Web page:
Briefly, the symphony begins optimistically on a high note on the strings and the winds with astringent, unusual harmonies. What follows is the most important part of the symphony, a steady crescendo of a single theme repeated endlessly from nearly inaudible ppp step by step, layer upon layer. First, strings and flute, adding bassoon, then full woodwinds, the entire string section and finally the brass culminating in a shattering fortissimo (that could blow your speakers!). This is the so-called war theme with the snare drums beating constantly like soldiers marching. (Ironically the theme is partially lifted from Lehar’s Merry Widow). Peace is restored temporarily in the quiet second movement, followed by a beautiful Adagio third that leads into the Finale without interruption. The ending is magnificent with the brass triumphant, no doubt in reference to the Soviet victory at Stalingrad.

This is a highly inspired, exciting and monumental work heard here in a most worthy performance.

12 Eight strings and a whistel…and nothing remains the same…
Eight Strings & a Whistle
Ravello rr8061 (ravellorecords.com/catalog/rr8061)

With the their latest musical salvo, the noted trio Eight Strings and a Whistle has yet again established themselves as one of the most compelling Baroque/classical/Romantic trios on the scene today. Since 1998, this superb, acoustic, international coterie (featuring Suzanne Gilchrest on flute, Ina Litera on viola and Matt Goeke on cello) has collaborated with some of the world’s most significant contemporary chamber music composers and performing artists. Included in this new offering are intriguing, multi-movement works, with contributions from Mark Winges, Paul Théberge, Jorge Amado, Péter Köszeghym, Pamela Sklar and the transplendent John Newell.

First up is Winges’ Loki’s Lair and as the title would suggest, it is a haunting, mystical, mischievous and unpredictable work, to which the spare trio format lends itself magnificently. Litera and Goeke merge into a sinuous dance, punctuated by their dynamic arco and pizzicato skills – almost as if their human bodies had merged with the warm, wooden instruments themselves; and Gilchrest’s stirring flute work is resonant, contextual and a celebration of perfect pitch.  

Théberge’s six-movement Maqām brazenly dips into our ancient engrams, seemingly exploring our proto-human awe, reverence and also fear of the natural world. The trio effortlessly bobs and weaves through complex modalities on this stunning musical odyssey. Sklar’s Two Journeys is an intimate, soul voyage in two movements: Third Eye and The Inward Journey, both of heartrending beauty… manifested by Gilchrest’s rich flute artistry.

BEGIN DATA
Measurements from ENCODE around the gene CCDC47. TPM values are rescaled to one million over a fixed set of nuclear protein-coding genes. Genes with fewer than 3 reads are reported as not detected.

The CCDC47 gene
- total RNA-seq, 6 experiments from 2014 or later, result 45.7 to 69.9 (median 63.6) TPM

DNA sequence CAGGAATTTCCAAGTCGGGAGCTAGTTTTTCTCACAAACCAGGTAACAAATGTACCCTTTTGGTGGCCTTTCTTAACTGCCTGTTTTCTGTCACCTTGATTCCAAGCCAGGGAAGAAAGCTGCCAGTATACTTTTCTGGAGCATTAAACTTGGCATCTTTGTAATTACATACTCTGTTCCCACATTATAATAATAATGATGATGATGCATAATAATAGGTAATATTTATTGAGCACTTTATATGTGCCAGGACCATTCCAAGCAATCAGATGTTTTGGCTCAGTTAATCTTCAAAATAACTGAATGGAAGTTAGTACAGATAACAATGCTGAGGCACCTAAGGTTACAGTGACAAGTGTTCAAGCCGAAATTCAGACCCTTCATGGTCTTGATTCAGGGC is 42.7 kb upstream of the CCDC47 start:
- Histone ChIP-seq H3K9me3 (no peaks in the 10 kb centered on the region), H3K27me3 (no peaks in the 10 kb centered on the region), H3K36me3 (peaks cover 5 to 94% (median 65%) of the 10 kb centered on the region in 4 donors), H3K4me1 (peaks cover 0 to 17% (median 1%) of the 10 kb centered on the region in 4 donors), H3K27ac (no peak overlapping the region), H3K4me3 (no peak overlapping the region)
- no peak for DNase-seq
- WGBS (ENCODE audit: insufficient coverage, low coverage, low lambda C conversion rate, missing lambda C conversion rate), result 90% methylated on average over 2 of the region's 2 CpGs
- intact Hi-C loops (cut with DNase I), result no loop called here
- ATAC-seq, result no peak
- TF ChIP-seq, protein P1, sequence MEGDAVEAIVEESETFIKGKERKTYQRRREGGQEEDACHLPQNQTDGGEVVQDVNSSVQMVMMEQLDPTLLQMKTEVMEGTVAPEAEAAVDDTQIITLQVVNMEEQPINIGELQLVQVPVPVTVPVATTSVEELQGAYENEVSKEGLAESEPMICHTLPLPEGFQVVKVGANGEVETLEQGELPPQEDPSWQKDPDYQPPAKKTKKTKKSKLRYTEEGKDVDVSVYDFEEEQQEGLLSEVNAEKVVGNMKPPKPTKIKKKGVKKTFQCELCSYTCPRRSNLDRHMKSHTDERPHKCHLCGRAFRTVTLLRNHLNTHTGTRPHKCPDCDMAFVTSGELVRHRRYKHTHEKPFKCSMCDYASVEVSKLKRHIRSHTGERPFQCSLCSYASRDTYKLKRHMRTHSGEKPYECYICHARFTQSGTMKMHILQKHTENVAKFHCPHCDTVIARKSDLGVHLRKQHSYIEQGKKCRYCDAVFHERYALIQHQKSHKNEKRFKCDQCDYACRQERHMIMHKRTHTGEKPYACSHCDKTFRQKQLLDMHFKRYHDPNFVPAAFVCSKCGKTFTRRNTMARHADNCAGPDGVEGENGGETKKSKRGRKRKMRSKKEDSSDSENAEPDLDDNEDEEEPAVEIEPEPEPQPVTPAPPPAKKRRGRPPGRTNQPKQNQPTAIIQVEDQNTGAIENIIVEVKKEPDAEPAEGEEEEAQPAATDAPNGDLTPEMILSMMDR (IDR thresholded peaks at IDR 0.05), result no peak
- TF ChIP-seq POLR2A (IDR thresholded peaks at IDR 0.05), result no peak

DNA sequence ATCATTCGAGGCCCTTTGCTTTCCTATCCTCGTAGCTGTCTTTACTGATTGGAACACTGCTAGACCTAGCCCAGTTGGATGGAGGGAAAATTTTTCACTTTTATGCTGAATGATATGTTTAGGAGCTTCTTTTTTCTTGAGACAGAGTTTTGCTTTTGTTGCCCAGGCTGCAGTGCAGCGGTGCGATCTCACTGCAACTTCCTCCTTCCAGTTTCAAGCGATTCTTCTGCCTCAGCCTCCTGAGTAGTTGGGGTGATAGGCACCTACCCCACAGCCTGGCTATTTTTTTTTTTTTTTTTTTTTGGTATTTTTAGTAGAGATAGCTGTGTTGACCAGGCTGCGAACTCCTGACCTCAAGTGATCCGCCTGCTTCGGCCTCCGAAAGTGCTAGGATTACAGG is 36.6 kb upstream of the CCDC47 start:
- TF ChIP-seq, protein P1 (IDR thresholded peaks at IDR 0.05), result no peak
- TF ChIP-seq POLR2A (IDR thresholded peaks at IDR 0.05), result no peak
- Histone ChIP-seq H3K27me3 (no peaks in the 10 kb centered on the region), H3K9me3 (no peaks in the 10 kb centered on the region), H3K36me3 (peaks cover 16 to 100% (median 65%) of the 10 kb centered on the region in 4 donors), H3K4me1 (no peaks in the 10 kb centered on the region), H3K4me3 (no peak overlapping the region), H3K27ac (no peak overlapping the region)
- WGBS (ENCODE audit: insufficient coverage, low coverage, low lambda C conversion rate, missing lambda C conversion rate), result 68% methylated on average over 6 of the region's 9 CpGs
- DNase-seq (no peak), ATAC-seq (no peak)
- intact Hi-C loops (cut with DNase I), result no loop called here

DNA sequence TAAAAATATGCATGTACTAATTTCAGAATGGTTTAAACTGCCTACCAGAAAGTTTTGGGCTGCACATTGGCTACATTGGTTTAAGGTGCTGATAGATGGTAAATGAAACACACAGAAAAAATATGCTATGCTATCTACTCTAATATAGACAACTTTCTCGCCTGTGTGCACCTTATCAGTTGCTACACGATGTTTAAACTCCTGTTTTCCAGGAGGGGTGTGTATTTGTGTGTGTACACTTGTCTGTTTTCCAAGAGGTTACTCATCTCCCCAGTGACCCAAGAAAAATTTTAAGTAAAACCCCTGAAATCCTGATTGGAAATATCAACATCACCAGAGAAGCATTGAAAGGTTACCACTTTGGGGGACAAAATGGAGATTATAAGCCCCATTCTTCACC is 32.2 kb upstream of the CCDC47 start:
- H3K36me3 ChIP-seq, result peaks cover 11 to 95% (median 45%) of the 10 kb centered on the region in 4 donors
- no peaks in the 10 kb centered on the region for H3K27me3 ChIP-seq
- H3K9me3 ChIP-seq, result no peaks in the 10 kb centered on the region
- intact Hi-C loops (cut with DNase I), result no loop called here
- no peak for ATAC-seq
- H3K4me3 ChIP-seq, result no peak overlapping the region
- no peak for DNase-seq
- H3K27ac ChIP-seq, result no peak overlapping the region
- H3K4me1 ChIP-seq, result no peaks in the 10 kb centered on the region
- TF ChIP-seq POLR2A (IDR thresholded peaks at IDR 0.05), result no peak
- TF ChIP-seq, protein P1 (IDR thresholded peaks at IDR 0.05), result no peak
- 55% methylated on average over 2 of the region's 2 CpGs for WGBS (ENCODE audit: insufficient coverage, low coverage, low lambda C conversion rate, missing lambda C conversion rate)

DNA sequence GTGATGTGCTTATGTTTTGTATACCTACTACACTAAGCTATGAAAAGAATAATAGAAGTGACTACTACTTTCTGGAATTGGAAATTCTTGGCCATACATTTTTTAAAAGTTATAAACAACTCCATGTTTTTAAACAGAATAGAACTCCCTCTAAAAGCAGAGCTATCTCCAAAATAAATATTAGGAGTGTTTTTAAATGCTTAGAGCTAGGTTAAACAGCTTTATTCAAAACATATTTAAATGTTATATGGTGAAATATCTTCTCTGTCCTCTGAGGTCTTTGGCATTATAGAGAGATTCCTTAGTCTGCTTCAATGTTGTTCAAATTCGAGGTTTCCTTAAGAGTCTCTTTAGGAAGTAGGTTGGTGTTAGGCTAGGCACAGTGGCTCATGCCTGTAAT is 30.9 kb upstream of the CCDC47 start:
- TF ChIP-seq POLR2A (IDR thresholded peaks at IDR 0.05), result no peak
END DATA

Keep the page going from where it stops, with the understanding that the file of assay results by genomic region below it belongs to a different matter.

The dissonant and challenging title track was born out of the mind of American contemporary composer Newell, and is a glorious standout on this thought provoking, brilliantly conceived and thrillingly performed recording.

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13 Margeris ZarinsMarģeris Zariņš – Orchestral Works
Ieva Parsă; Aigars Reinis; Kremerata Baltica; Andris Veismanis
LMIC SKANI 128 (skani.lv)

While comprising only a small portion of the European geographical landscape, the Baltic countries have contributed a disproportionately significant number of composers whose works are truly remarkable and impactful. Such is the case with Marģeris Zariņš, the 20th-century Latvian composer and author who wrote a wide range of musical material for an equally diverse range of instruments and ensembles. 

The two largest-scale works on this disc are both organ concertos, composed for organ and chamber orchestra and augmented with two electric guitars, a jazz percussion set and harpsichord. While the use of such instruments might sound eccentric, the results are undeniably spectacular, successfully blending genres and producing an utterly unique sonic effect. 

Both concertos, Concerto Innocente and Concerto Triptichon, cross numerous stylistic boundaries: Innocente begins with a forceful and driving first movement and ends with a playful, carnival-esque finale; Triptichon, although less childlike, is no less energetic, and the first movement’s classical/jazz hybridization is inexplicable through prose – it must be heard to be believed!

While these two concertos form the bulk of this disc’s material, Zariņš’ compositional virtuosity is displayed and reinforced through three additional works: Four Japanese Miniatures, which combine 20th-century Orientalism with atonality to great effect; the Partita in Baroque Style, which is amusingly “Baroque” the same way that Prokofiev’s First Symphony is “Classical”; and Carmina Antica, which takes ancient themes, both musical and topical, and reveals them in a modernized vernacular.

From electric guitars and jazz to atonality, Zariņš wrote it all, and there really is something here for everyone. But even the most ingenious music cannot exist without interpreters, and Zariņš’ works receive expert treatment from the renowned international orchestra Kremerata Baltica, their conductor Andris Veismanis and soloists Ieva Parša and Aigars Reinis.

14 DescendedDescended
Maria Finkelmeier; Jean Laurenz; Greg Jukes; Buzz Kemper
Bright Shiny Things BSTD-0157 (brightshiny.ninja)

A suite of pieces that features blended electronics, vocals, acoustic percussion and trumpet, Descended is a project that warrants close listening. It’s not an easy collection to categorize. 

Jean Laurenz covers trumpet, vocals and percussion; Maria Finkelmeier, the composer, performs percussion and vocals as well. Laurenz is the great niece of Lafcadio Hearn, a 19th-century writer whose work explored Japanese culture, particularly ghost stories and mystical terror. The music is upbeat, yet distinctly scary. There’s a pop aesthetic to the beat-y sections, and the folk idiom I associate with Onibaba, a Japanese horror film. Sometimes cool and occasionally extremely hot, the collection shows a broad swath of influences.